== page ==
On November 19th, our CEO and founder François Rivard was one of the speakers at a round table on the theme “Migration to SAP S/4HANA”. How to build a data-driven migration strategy while improving the knowledge and quality of critical data? Here is his point of view on the subject.
Question: How do you position yourself regarding data migration? What do you think are the issues and challenges?
François Rivard: Data has taken a very important, even central place in information systems and companies today. We talk about data-centric organizations. Is the subject of SAP migration a data migration subject?
Yes, because with data, we have a very stable information system asset in a context that will be changing a lot. Instances of R3 and S4 will coexist, with different cores, different geographies, different modules. The processes themselves will be optimized; everything is evolving and will continue to evolve. All of this requires a bit of stability: the data, or at least the description of the company’s information, is one of the things that will provide a central point in the migration.
Does this justify integrating data into our parameters? This is not a new subject, since it has been more than a decade since large companies began to structure the description of information, particularly in Master Data Management tools. These tools are not linked to SAP. In the context of a migration, we should not be tempted or forced to bring these solutions inside SAP and create a data-centric SAP organization, which does not make much sense. The company must be able to keep its freedom to build and develop its information system as it pleases. And this necessarily requires, on the one hand, integration tools, but also tools for describing and managing data and the proper governance of this data, to maintain maximum latitude in the way the migration is built.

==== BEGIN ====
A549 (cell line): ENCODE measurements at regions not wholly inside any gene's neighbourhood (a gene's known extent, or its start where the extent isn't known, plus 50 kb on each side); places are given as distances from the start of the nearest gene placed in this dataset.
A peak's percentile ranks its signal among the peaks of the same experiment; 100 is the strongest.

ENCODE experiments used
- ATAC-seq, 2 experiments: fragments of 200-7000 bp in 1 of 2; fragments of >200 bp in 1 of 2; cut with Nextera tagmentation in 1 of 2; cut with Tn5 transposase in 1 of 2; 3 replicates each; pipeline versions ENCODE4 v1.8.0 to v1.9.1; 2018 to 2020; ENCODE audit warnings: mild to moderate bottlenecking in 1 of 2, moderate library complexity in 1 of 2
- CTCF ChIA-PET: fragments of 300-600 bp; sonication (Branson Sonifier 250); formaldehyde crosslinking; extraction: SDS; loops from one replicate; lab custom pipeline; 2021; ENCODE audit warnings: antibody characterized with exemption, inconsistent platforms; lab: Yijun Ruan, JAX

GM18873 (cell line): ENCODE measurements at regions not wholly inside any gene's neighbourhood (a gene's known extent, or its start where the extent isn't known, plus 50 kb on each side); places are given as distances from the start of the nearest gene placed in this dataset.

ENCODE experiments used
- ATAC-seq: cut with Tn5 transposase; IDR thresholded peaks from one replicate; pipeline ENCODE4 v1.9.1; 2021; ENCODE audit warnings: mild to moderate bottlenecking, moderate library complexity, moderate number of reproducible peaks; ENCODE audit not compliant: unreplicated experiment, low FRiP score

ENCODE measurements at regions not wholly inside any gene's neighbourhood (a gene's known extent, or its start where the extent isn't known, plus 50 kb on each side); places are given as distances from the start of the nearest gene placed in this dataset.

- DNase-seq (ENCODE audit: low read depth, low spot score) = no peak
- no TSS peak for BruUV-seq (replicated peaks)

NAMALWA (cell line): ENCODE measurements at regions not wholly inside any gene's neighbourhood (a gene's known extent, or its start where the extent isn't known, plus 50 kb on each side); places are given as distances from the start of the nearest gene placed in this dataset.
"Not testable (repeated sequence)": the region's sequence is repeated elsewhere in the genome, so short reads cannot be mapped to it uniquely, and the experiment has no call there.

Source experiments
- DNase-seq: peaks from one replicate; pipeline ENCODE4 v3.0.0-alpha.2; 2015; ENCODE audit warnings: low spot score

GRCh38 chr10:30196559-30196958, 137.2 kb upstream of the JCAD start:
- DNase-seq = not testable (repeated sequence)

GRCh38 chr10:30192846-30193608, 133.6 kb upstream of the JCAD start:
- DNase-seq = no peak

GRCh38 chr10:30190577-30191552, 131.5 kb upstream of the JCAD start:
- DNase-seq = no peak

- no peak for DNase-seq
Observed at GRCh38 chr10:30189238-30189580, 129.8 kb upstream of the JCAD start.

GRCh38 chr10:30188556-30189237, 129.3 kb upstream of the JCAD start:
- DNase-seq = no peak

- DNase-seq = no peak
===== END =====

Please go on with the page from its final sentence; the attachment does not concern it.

Question: What is your vision regarding the choice of integration?
François Rivard: When we look at what has happened over the last 20 years in many large companies, we can see the arrival of SAP systems with, for the most part, middleware integration systems that are completely agnostic around this implementation. Then, progressively, and this for approximately 10 or 15 years, the largest French companies have been using integration strategies with players such as Tibco. And Tibco today equips a good part of these large companies of the CAC 40.
Integration strategies of the companies have become more refined, and are moving towards players who specialize in this type of issue, use case, or technology. And in my opinion, the subject of migration to SAP S/4HANA is not likely to change the game in the sense that migration is ultimately only one part of the integration strategy. It’s not the whole integration strategy. Migration must be integrated into the integration strategy: this is already in place and must be continued. We could add the increasing openness of IS around API Management, and the need to open up the integration strategy to the outside world. Thus, the set of use cases is much broader than migration. To succeed, you need to be able to manage all these issues in parallel.